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Africa Outlook

Oil and gas
Rainoil
Nigeria
Petroleum
CSR
Investment
Petrol stations
NNPC
OPEC
LPG

RAINOIL 2019

Rainoil 

The Pride of Nigerian Petroleum 

Both ambitious in its downstream aspirations and humble as a sound corporate citizen, Rainoil Limited has risen to the fore of the nation’s oil and gas industry. Gabriel Ogbechie, Founder and Group Managing Director, tells its story   

Writer: Jonathan Dyble | Project Manager: Ashley Parfitt 

 

With the 60th anniversary of Nigerian independence fast approaching, a quick reflection upon the country’s modern history transparently unveils what can only be described as a nation on the rise.  

Standing as Africa’s largest economy with an estimated population of 200 million and GDP of $376 billion, the continent’s western powerhouse has made monumental strides throughout the past half century, now outperforming the likes of South Africa, Ireland and Hong Kong.  

Sweeping opportunities and prospering industries have paved the way for Nigeria’s surge, the African Development Bank citing a thriving service sector and sound economic and political reforms as consistent tailwinds in recent times.   

Among the nation’s top performers is none other than the oil and gas vertical. Since the first discovery of commercially available hydrocarbons in 1956 in Oloibiri, a small community located just off the country’s southern coastal border, the industry has grown rapidly to displace the traditional role of agriculture as the nation’s leading economic mainstay.   

Evaluating figures from the Nigerian National Petroleum Corporation (NNPC), such growth is clear to see, with the production of 0.184 billion barrels of oil and 2.260 billion cubic feet of gas recorded in 1958 having expanded exponentially during the latter part of the 20th century, with the nation producing 25.93 billion barrels of oil and 158 trillion cubic feet of gas by the turn of the millennium.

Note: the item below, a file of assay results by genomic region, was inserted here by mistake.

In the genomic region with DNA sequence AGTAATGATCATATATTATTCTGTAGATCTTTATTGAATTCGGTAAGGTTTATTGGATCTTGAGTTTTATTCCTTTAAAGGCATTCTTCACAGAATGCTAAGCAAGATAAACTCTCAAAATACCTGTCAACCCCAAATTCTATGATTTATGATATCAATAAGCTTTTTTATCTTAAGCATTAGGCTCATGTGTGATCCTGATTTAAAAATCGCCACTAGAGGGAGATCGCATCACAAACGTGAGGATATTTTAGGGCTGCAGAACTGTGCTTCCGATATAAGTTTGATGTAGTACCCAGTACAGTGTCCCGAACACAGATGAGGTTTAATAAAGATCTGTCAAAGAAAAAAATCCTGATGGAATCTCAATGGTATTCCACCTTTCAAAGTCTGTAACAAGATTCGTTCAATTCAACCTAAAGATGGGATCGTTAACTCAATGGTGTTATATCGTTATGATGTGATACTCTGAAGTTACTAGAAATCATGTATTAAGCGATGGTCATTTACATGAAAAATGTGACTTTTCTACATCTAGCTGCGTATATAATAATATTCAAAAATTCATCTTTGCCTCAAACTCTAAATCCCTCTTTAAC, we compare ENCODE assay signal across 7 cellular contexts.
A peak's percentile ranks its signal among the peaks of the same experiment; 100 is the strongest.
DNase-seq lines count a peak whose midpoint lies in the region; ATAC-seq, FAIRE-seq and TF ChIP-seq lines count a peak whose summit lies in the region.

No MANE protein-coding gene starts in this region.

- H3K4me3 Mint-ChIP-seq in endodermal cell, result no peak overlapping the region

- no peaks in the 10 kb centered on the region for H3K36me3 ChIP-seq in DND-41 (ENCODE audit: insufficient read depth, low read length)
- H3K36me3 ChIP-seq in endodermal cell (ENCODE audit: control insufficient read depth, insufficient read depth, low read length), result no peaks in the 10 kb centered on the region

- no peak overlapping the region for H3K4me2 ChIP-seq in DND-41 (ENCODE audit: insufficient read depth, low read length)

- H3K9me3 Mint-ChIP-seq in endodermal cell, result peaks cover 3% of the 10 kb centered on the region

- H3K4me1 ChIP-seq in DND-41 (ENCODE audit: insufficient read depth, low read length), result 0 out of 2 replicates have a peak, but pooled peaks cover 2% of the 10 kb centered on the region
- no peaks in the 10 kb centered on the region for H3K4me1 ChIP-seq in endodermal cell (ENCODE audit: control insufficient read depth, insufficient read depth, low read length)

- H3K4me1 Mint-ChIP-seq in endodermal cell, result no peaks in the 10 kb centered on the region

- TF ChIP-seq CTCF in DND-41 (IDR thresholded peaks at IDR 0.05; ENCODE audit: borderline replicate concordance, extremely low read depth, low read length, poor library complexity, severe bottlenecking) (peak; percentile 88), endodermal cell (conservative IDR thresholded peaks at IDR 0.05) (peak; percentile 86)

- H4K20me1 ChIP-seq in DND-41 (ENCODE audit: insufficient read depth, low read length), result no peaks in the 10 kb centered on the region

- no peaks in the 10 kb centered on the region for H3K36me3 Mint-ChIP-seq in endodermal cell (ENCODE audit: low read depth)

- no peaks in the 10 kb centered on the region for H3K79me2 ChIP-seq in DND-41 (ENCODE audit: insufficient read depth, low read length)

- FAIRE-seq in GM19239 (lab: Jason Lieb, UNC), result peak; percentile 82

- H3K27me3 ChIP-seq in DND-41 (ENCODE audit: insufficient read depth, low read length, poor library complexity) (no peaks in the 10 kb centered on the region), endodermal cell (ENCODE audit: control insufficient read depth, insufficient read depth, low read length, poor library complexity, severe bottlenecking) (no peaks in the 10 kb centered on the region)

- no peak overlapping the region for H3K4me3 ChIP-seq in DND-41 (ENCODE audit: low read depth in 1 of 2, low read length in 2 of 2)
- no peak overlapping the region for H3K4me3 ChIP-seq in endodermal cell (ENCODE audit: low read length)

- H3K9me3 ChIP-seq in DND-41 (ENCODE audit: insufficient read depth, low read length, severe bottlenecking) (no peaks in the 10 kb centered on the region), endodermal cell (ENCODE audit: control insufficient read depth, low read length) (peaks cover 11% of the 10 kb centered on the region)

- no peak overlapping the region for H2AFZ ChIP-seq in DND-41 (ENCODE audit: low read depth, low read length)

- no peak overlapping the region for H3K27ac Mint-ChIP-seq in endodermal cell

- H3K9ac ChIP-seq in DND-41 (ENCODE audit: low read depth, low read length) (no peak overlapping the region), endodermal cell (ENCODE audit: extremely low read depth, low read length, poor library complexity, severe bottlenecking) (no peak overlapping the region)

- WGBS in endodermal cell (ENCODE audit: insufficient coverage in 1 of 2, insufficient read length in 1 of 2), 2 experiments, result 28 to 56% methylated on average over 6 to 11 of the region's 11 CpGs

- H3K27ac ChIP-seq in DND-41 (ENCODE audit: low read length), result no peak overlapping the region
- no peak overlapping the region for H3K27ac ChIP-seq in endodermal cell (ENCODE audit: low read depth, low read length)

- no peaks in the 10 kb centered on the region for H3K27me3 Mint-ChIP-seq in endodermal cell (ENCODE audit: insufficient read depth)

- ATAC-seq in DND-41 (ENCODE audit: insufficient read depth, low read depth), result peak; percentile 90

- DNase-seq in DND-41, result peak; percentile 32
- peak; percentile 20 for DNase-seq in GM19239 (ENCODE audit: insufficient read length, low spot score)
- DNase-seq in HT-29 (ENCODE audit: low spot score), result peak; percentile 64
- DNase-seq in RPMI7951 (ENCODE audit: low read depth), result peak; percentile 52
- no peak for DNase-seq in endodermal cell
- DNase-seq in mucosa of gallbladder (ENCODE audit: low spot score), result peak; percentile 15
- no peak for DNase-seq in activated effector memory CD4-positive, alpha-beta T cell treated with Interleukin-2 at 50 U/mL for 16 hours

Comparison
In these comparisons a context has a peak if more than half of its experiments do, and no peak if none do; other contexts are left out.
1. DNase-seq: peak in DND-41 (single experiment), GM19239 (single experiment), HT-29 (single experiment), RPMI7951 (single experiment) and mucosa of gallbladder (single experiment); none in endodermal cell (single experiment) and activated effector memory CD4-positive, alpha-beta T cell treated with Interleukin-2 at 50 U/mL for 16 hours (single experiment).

Fast forward to the present day and petroleum products now account for roughly 90 percent of all of Nigerian exports, while local oil consumption has similarly reached all-time highs in recent months, evident in the demand of 820,000 barrels per day during May 2018.  

Depicting downstream excellence  

A buoyant market to say the least, Rainoil Limited is one company that is thriving in the current climate.  

A petroleum products marketing and retail company that was incorporated in 1994, later commencing business in May 1997, Rainoil Limited has successfully risen from modest beginnings, now positioned as one of Nigeria’s leading oil and gas players.  

“Rainoil was started from scratch, from ground zero you might say, and we have grown it step by step and brick by brick, a trajectory that has truly made it what it is today,” states Gabriel Ogbechie, the company’s Founder and Group Managing Director. “We acquired our first petrol station in 1997, then launching a second outlet in 1999, and I am proud to say that we have not looked back since.”  

Two decades on, the group now encompasses 70 petrol stations across Nigeria, simultaneously having diversified its portfolio through the erection of two 50 million-litre storage depots – one in Oghara, Delta State and the other in the Calabar Free Trade Zone within Cross River State.  

“Alongside these two depots, we are building a new integrated multi product storage facility in Lagos which includes storage of an 8,000 metric tonnes Liquefied Petroleum Gas (LPG) and also storage for jet fuels, gasoline and gas oils,” adds Ogbechie.   

“Furthermore, Rainoil has developed a substantial logistics portfolio that includes a fleet of one cargo ship and around 100 tank trucks that are used to distribute our products across the country.”  

Active in everything from shipping and logistics to storage and retailing, the company has worked tirelessly to position itself as a major player across the entire value chain of the Nigerian downstream sector, selling petroleum products both across its petrol stations and directly to some of the country’s prime industrial customers.  

Investment, diversification and LPG  

Having established Rainoil Limited from the outset, it was apparent speaking with Ogbechie that he could look back at how far the business has come since its inception with a sense of pride, its 20th anniversary in 2017 having provided the perfect opportunity for such reflection.  

“We couldn’t help but roll out the drums and celebrate our achievements,” he reveals. “The mortality rates for startup companies are very high in this industry, and when you start with as little as we did people don’t tend to rate your chances too highly.